With declining staff and failing facilities, the Memphis Police Department’s CO-ACT program wasn’t working very well. So police director Toney Armstrong decided to do away with CO-ACT — short for “community action” — and replace it with something else, reports the Memphis Commercial Appeal. The program began in 1994 as a way to reach out to communities and neighborhoods through closer contact with officers. It included 16 substations that were supposed to offer community programs and outreach.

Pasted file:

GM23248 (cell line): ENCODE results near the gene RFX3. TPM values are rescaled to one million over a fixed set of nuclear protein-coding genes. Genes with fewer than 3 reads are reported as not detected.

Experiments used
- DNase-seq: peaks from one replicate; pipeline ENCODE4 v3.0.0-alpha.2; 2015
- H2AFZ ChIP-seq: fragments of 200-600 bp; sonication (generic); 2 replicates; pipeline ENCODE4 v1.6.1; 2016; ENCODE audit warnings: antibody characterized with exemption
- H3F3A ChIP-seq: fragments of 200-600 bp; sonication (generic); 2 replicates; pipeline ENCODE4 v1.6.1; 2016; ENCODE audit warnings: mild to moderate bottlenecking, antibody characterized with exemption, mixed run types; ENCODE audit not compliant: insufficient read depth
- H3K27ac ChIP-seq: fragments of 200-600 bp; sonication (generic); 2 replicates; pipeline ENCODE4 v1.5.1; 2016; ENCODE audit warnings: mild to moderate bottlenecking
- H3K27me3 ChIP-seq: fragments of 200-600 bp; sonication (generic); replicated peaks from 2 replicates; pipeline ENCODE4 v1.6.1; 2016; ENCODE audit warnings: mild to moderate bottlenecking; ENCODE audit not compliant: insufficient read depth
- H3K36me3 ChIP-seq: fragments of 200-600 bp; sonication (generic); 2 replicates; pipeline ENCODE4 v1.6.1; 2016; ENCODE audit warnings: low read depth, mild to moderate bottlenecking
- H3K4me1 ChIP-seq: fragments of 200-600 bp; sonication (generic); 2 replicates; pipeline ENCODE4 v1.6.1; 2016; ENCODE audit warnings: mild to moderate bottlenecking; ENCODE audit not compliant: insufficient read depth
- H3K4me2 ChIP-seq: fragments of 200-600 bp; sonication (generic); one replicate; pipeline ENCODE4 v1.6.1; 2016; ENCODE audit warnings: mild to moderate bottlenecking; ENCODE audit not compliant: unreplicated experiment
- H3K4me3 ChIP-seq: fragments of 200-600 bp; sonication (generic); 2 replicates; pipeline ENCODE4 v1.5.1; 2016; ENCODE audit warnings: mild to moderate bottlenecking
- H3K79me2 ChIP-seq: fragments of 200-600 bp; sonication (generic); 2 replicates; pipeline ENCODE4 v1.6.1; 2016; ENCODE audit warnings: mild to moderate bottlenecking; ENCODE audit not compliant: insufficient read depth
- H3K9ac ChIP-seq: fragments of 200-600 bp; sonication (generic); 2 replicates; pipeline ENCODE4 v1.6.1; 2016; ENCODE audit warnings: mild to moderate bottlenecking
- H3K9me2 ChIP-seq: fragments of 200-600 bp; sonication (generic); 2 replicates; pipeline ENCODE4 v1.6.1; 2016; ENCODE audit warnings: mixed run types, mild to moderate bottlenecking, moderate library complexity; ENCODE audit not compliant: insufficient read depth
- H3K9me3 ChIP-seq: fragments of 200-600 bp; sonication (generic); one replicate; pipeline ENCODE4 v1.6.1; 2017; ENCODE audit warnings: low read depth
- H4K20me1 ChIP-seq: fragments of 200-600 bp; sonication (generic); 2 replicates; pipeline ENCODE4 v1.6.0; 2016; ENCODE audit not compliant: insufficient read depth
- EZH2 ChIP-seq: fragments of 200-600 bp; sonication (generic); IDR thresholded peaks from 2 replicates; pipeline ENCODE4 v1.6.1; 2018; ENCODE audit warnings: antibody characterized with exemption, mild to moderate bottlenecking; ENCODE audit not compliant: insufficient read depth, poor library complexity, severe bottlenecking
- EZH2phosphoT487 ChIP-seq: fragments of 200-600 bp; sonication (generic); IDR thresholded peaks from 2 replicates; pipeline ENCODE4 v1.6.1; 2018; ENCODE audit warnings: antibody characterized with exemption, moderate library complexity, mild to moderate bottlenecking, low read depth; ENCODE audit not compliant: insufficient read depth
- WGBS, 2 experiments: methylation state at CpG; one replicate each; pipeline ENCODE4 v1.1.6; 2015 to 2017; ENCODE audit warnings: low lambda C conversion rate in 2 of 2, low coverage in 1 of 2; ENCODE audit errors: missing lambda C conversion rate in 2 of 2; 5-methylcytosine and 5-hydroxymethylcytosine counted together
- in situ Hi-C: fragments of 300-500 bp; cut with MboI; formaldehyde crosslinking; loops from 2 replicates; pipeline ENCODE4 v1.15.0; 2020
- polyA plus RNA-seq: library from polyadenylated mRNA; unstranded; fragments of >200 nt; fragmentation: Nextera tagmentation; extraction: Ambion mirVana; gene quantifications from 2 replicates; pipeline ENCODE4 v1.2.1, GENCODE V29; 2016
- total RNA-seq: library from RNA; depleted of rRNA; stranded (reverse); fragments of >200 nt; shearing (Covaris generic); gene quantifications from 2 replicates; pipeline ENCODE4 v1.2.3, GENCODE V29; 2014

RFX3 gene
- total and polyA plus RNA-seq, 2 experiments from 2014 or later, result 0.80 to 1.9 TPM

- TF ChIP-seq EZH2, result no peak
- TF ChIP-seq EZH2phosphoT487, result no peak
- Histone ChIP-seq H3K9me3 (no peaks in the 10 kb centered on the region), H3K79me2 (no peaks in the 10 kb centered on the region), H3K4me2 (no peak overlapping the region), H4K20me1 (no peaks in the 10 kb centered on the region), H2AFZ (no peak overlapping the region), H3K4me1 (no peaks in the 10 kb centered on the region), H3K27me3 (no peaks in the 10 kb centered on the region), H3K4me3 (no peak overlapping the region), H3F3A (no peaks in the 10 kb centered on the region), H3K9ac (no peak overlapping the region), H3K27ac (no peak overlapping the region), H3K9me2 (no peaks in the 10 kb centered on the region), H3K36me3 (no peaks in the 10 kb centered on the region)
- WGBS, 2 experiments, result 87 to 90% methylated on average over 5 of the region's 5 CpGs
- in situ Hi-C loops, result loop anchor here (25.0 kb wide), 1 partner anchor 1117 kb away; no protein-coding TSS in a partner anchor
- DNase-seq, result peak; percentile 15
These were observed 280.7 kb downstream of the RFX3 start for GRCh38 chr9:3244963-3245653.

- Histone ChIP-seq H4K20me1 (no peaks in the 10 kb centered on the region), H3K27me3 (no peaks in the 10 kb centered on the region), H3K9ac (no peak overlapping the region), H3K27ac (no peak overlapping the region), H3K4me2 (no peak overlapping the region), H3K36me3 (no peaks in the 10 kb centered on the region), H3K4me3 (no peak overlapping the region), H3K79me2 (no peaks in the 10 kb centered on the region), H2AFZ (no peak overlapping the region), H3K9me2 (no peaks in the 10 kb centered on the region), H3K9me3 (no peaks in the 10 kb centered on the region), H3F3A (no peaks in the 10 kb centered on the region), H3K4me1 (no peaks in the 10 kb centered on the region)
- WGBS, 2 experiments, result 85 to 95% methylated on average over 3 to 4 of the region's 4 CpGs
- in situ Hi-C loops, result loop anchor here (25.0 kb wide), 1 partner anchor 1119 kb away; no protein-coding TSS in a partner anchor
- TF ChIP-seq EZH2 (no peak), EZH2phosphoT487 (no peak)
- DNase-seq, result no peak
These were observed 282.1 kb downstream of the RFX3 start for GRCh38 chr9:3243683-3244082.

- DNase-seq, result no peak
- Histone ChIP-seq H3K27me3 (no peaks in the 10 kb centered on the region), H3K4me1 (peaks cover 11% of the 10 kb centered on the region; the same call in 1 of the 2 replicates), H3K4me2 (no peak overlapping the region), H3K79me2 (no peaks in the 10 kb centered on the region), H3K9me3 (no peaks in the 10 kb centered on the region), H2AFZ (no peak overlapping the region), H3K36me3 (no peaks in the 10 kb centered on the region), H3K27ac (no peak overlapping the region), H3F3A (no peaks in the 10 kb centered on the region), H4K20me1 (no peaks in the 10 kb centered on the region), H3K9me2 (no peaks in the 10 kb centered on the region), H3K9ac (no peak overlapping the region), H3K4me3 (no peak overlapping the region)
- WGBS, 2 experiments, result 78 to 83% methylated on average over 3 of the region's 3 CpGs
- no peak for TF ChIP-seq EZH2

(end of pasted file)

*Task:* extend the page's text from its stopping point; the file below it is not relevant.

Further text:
Armstrong is fleshing out his new program, including deciding on a name for it, but he hopes it will be operational within the next month. Officers will be assigned to the program. Previously, they were allowed to request that assignment. “This allows us the flexibility to choose officers suitable for that kind of work,” Armstrong said. “(Officers) will have to show a lot of compassion. Have to have a lot of patience. It’s something you have to want to do.” Armstrong listed several programs he’d like to see instituted by the new stations, including health fairs, food drives, coat drives, school-supplies drives, and efforts to provide air conditioners for the elderly.